Ariana Grande and Madonna are huge fans of each other. Perhaps this is why both of them have a habit of getting in trouble with their social media posts, even though their intentions are good. Fox News has described Grande’s latest social media uproar.
“If Ariana Grande is trying to ‘Break Free’ of her out-of-touch image, she’s not doing a great job. The pop star’s fans turned against her when she proclaimed herself to be ‘the hardest-working 23-year-old human being on Earth,’ adding that she is also ‘cute.'”
A photo posted by Ariana Grande (@arianagrande) on
As Fox News notes, Grande’s post wasn’t very well received.
“Yes Ariana Grande is the hardest-working 23-year-old on Earth; not the ones struggling making 60¢ a day trying to provide for their families,” one Twitter user wrote.
“”Licking doughnuts in a bakery is tough duty!” another shared.
In a perfect world, Ariana’s post would not be that big of a deal. But this is social media we’re talking about! It’s a world where everybody finds everything offensive, and celebrities must tow a fine line. That’s something that Madonna has learned, but doesn’t seem to care.
Madonna has been a champion of civil rights long before it was considered cool to be one. This dates back to her 1989 video, “Like a Prayer,” which deals with racism and police brutality in a brutal (well, at least for 1989) way.
Conservative groups were not only upset about the religious aspects of the video, but they fumed at the fact that Madonna kissed a “black” saint. Still, Madonna was praised by many in the media for this video. However, at the very beginning of 2015, Madonna wasn’t praised for social media posts that depicted civil rights heroes with cords around their faces.
This❤️#rebelheart fought for freedom! pic.twitter.com/7OxGT28TuY— Madonna (@Madonna) January 2, 2015
The pictures were actually ones that Madonna reposted from her fans, who were trying to say that these icons, like Madonna, faced opposition from opposing voices. By reposting the pictures, Madonna meant to praise the likes of Martin Luther King Jr. and Nelson Mandela. But in the world of social media, the posts didn’t come across that way. Madonna tried to explain her posts.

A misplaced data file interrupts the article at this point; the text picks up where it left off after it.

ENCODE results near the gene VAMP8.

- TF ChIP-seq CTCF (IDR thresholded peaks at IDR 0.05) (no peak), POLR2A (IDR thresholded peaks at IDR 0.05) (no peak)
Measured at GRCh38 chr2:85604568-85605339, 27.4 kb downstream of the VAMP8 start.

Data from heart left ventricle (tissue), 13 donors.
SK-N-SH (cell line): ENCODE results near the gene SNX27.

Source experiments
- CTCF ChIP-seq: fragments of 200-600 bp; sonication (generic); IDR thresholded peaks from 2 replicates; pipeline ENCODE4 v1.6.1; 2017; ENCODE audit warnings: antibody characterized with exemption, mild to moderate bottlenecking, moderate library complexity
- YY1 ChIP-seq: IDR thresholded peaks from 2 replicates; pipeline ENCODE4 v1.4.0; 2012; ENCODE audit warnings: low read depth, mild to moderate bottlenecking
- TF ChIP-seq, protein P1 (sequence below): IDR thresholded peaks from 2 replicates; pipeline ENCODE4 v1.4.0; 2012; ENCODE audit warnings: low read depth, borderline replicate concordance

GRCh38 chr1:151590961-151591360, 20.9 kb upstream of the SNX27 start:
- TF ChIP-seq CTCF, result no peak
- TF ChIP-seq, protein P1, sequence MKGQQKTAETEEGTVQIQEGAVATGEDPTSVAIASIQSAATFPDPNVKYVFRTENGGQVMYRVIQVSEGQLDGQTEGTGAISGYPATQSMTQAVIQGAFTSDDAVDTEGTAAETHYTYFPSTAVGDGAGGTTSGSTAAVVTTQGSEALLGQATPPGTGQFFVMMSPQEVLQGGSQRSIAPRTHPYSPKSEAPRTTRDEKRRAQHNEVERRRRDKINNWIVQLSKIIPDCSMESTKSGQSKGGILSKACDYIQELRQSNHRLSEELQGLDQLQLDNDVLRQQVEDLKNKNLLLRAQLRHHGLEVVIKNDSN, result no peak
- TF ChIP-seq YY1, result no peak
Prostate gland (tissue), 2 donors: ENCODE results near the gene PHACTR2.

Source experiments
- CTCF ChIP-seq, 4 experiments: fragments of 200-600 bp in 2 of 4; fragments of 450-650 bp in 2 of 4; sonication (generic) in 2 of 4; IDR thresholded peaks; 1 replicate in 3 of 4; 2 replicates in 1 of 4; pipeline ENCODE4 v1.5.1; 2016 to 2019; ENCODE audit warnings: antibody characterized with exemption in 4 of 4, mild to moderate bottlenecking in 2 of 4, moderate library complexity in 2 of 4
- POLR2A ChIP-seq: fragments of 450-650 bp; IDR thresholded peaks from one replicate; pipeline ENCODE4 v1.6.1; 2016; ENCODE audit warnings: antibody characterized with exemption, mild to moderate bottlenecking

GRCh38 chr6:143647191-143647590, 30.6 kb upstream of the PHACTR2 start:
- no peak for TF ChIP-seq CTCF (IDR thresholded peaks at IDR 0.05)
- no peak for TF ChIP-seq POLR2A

“I’m sorry. I’m not comparing my self to anyone. I’m admiring and acknowledging their Rebel Hearts. This is neither a crime or an insult or racist! I also did it with Michael Jackson and Frieda Khalo and Marilyn Monroe. Am I say [sic]I am them, NO. I’m saying they are Rebel Hearts too. And I didn’t do it, my fans did. And I just re-posted those photos,” Madonna is quoted as saying by NME before defending her fans as well.
As Vanity Fair recently noted, social media has replaced the need for celebrity PR teams, at least in a traditional way.
“In a cultural landscape where social-media-follower counts far exceed any tabloid’s paid circulation, celebrities have more control over their media coverage than ever before. Official statements or announcements aren’t sent to editors at major media outlets, they’re published by uploading a screenshot to Twitter or Instagram.”
This can’t always be a good thing unless PR experts have control over what a celebrity posts. In Ariana Grande and Madonna’s case, it appears that they do their own social media posts. Who do you think is worse at social media; Ariana Grande or Madonna? Let us know your thoughts in the comments section.
[Featured Image by Jason Merritt/ Getty Images and Jonathan Leibson/ Getty Images]